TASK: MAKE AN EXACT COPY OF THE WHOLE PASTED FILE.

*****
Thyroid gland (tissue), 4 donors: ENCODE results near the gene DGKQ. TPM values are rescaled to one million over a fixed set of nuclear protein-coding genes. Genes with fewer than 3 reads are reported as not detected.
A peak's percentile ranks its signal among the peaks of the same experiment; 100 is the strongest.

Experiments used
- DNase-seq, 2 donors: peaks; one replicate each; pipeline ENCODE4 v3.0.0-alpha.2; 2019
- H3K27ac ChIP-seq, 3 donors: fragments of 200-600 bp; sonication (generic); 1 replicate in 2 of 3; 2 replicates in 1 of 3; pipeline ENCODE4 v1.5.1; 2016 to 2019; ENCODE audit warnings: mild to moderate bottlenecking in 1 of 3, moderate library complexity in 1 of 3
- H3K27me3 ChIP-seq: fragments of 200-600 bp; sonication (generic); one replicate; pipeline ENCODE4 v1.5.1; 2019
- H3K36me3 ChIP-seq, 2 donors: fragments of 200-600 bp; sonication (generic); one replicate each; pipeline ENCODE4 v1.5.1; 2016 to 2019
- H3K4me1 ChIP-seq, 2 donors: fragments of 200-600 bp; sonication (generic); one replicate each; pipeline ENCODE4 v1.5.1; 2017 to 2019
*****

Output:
Thyroid gland (tissue), 4 donors: ENCODE results near the gene DGKQ. TPM values are rescaled to one million over a fixed set of nuclear protein-coding genes. Genes with fewer than 3 reads are reported as not detected.
A peak's percentile ranks its signal among the peaks of the same experiment; 100 is the strongest.

Experiments used
- DNase-seq, 2 donors: peaks; one replicate each; pipeline ENCODE4 v3.0.0-alpha.2; 2019
- H3K27ac ChIP-seq, 3 donors: fragments of 200-600 bp; sonication (generic); 1 replicate in 2 of 3; 2 replicates in 1 of 3; pipeline ENCODE4 v1.5.1; 2016 to 2019; ENCODE audit warnings: mild to moderate bottlenecking in 1 of 3, moderate library complexity in 1 of 3
- H3K27me3 ChIP-seq: fragments of 200-600 bp; sonication (generic); one replicate; pipeline ENCODE4 v1.5.1; 2019
- H3K36me3 ChIP-seq, 2 donors: fragments of 200-600 bp; sonication (generic); one replicate each; pipeline ENCODE4 v1.5.1; 2016 to 2019
- H3K4me1 ChIP-seq, 2 donors: fragments of 200-600 bp; sonication (generic); one replicate each; pipeline ENCODE4 v1.5.1; 2017 to 2019